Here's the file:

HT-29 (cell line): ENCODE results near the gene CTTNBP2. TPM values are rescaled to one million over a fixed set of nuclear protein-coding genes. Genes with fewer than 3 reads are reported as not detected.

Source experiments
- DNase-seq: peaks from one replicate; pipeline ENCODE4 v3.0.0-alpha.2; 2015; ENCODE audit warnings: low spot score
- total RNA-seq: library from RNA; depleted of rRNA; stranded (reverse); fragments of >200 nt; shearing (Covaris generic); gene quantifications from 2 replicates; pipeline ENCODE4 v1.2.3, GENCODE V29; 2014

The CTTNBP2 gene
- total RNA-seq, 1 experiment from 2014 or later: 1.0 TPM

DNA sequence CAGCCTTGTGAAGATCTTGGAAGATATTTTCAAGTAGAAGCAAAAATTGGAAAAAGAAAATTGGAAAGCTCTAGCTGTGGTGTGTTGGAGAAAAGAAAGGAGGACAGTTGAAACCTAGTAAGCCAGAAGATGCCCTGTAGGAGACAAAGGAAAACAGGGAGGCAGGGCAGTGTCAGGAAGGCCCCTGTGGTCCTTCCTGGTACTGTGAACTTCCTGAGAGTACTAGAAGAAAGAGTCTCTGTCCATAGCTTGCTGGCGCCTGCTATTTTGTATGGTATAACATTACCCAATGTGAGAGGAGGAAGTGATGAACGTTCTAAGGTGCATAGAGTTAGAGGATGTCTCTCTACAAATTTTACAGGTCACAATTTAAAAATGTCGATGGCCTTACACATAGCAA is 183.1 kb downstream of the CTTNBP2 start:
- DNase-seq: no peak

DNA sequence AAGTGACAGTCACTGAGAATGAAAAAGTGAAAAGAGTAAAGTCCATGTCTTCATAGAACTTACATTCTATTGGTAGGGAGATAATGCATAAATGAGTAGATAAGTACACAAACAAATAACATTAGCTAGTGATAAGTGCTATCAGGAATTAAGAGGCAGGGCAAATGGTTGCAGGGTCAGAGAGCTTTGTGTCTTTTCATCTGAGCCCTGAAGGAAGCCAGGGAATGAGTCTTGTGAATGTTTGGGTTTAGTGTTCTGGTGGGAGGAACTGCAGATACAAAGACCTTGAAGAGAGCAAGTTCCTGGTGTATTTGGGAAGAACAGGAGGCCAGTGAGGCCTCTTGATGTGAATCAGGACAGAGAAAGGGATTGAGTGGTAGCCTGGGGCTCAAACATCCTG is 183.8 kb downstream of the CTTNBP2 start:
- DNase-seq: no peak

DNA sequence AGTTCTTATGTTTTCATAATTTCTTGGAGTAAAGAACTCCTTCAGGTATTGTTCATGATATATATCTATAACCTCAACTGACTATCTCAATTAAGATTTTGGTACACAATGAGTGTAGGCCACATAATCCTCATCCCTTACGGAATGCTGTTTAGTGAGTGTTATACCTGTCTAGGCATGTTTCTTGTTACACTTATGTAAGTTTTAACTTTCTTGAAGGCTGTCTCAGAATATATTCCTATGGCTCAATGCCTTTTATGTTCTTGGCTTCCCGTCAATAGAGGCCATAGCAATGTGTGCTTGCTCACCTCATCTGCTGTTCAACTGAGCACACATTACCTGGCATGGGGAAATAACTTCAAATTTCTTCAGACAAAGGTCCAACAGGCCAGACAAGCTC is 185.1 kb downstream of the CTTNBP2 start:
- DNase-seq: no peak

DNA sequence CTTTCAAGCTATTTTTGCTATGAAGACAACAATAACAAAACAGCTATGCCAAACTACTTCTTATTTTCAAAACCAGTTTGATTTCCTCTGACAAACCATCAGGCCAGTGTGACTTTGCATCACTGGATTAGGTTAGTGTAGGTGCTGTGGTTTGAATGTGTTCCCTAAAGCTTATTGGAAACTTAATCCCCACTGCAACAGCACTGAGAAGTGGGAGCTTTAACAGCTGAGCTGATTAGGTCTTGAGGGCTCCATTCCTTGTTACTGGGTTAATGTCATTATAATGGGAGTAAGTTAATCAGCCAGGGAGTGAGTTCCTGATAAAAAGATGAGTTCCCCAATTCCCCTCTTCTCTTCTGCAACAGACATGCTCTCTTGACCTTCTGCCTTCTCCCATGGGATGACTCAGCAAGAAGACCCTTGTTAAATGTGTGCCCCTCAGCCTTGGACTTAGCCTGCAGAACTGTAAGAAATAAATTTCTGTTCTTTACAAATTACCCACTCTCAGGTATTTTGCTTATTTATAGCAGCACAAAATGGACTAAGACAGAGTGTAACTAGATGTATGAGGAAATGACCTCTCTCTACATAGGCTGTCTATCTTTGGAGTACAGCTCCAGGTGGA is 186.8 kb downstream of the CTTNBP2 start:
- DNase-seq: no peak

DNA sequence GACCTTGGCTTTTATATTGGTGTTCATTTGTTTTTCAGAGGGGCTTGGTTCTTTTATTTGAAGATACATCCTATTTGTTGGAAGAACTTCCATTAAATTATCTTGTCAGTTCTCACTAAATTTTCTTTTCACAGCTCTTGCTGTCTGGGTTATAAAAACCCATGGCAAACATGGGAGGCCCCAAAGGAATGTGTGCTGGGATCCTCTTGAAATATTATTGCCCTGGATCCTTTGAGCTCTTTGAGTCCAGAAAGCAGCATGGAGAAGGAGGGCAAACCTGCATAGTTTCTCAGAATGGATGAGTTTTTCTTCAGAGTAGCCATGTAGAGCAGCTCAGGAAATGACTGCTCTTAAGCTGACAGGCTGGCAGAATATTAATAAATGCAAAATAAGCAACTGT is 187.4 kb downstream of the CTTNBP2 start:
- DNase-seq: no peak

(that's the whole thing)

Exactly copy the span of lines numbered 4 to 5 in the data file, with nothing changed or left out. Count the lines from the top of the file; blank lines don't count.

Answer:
- total RNA-seq: library from RNA; depleted of rRNA; stranded (reverse); fragments of >200 nt; shearing (Covaris generic); gene quantifications from 2 replicates; pipeline ENCODE4 v1.2.3, GENCODE V29; 2014

The CTTNBP2 gene